Ergativity in Igbo: Insights From Nsukka Dialect Cluster
Uploaded by: Society For Research And Academic Excellence
The paper focuses on ergativity found in natural languages. In syntactic studies, the transitive-intransitive patterning of verbs controls their argument properties in a construction. Some verbs consistently do not take objects while others do not permit the omission of objects in languages. These objects must be overt in the predicates of such verbs to encode transitivity. Though many researches have been done on transitivity, none has distinguished between those verbs that can be ergativized and those that cannot. The study examines those transitive verbs that can undergo ergativization as well as investigate their syllable structure. Through descriptive analysis the paper isolates the group of verbs in Nsukka dialect cluster (Imiryike variety) that can partake in transitive alternations otherwise referred to as ergativity. The study is limited to the notion of causative and non-causative agentive verbs. The findings are that ergativity in the dialect is marked both syntactically and semantically and results from NP movement from the predicate to an empty NP position in the subject slot. Not all transitive verbs in the dialect can undergo ergativization process, e.g. the verbs of motion, meteorological verbs etc. Not all complements are arguments.The semantic classes of ergative verbs in the dialect include – verbs denoting destruction, body injury, killing, eating, and cooking. The verbs of killing and destruction use compound stem in transitive constructions while the ergative pairs use simple stem. The syllabic structure of the verbs of cooking in the progressive aspect is disyllabic (cvcvrv). Although, the study is not a contrastive study, some differences involved in formation of ergatives between Nsukka dialect and standard dialect are noted.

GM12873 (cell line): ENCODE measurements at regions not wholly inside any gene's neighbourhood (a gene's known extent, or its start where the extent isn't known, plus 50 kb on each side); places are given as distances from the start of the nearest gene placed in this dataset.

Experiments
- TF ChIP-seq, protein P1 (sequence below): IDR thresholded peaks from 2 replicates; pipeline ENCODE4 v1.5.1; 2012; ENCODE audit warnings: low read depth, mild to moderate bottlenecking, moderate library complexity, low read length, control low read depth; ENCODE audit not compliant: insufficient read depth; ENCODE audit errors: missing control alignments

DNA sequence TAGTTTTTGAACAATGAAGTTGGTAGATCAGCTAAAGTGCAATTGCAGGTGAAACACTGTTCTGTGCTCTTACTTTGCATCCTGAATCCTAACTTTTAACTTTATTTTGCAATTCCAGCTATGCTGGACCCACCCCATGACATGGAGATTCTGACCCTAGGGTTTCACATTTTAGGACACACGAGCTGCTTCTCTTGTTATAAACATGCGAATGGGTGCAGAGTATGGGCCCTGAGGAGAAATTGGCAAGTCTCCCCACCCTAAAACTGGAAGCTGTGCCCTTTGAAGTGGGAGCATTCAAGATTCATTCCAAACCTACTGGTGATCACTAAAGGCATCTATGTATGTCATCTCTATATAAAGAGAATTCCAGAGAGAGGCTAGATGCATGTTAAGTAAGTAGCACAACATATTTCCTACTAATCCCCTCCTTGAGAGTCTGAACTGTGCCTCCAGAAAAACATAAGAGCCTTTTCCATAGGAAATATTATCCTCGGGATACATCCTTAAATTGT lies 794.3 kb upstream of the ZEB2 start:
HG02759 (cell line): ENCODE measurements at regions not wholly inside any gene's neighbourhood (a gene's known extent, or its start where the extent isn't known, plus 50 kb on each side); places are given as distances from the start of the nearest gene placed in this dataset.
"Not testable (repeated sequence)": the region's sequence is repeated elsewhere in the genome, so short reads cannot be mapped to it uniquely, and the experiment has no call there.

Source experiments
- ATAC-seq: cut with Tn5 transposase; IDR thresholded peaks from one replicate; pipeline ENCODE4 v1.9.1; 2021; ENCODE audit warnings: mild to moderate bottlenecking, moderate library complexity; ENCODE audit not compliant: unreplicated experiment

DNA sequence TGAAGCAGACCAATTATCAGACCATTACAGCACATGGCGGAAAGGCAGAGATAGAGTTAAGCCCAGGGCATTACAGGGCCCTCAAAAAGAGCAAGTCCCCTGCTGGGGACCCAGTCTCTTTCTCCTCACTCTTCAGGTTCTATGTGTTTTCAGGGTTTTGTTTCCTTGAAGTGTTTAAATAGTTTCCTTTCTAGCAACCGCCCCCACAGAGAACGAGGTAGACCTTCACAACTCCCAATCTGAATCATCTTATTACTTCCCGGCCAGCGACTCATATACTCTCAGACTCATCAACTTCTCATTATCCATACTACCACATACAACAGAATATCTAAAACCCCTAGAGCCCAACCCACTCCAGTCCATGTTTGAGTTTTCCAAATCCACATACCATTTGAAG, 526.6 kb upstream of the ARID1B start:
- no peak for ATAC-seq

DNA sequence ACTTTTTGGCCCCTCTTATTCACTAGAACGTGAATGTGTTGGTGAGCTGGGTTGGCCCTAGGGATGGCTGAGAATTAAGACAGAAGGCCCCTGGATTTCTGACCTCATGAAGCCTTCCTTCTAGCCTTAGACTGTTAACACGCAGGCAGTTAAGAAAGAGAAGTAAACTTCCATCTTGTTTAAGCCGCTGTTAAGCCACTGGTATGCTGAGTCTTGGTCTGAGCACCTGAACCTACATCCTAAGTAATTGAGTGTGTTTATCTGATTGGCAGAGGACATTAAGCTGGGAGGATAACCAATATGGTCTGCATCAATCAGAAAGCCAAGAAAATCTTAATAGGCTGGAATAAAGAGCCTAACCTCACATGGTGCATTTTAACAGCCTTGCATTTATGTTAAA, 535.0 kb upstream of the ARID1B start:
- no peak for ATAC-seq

About the Authors
Uche D. Asogwa